Industry sees positive signs despite downturn in grassroots exploration
The mining industry faced a significant increase in exploration costs in 2012, particularly machinery and construction materials, said Marianne Carroll, manager of PwC’s mining practice, resulting in net income of $1.8 billion, down from $3.7 billion in 2011.
Despite record expenditures in mineral exploration in British Columbia last year, almost no new exploration took place by junior companies, a trend that is not sustainable, the president of the Association for Mineral Exploration said Tuesday.
Gavin Dirom told a PwC conference on the state of the mining industry that only one to two per cent of the $680 million spent on mineral exploration in 2012 was for grassroots or greenfield projects. The rest of the money went to mature or advanced-stage mining projects owned by major companies.
“That’s not a sustainable formula. Usually, eight to 10 per cent, even pushing 20 per cent, is where we need to go in terms of having sustainability in this sector and having new projects feeding in,” Dirom said.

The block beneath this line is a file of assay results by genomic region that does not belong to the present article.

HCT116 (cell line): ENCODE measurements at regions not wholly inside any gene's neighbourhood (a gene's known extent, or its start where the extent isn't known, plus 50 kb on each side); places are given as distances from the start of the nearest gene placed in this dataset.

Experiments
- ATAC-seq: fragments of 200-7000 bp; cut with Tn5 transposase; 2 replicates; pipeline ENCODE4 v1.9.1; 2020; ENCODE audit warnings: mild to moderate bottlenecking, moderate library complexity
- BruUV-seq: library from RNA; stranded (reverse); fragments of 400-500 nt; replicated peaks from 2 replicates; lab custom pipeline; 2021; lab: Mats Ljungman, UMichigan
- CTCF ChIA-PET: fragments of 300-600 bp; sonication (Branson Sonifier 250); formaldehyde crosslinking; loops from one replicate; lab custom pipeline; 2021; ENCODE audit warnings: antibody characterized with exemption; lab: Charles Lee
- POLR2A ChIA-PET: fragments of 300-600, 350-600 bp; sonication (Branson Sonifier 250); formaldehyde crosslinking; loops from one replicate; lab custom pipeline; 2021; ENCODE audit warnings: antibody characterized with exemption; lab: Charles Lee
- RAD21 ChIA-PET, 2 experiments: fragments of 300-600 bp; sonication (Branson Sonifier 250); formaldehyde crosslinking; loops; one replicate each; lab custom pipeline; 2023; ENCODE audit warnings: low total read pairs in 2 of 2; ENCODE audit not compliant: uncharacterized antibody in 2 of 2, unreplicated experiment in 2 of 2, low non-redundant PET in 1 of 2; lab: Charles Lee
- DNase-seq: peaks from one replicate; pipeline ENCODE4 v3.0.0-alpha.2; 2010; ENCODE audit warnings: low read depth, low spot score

Despite the drought in exploration investment — the result of the eurozone crisis and falling commodity prices — Dirom said 2013 is shaping up to be a positive year, if not a record year, for exploration.
Mining brought in $9.2 billion in gross revenues in 2012, down seven per cent from 2011, when revenues hit $9.9 billion. Lower prices for coal and copper were the main reason revenues fell, according to PwC.
Further, the industry faced a significant increase in exploration costs, particularly machinery and construction materials, said Marianne Carroll, manager of PwC’s mining practice, resulting in net income of $1.8 billion, down from $3.7 billion in 2011.
Profits were trimmed, but PwC described 2012 as “another thriving year” for the industry as a whole.
And despite the downturn in grassroots exploration — the bread-and-butter of the province’s junior sector — Dirom said recent discoveries and innovative investment strategies are shining a ray of sunshine on an otherwise gloomy investment outlook.
He singled out two examples:
• An April 4 joint-venture agreement between junior Fjordland Explorations and a subsidiary of Sumimoto Metal Mining, a major Japanese mining company, on the Dillard copper-gold project between Princeton and Merritt. Sumimoto agreed to spend $3.5 million in exploration costs over the next three years in exchange for a 51-per-cent interest.
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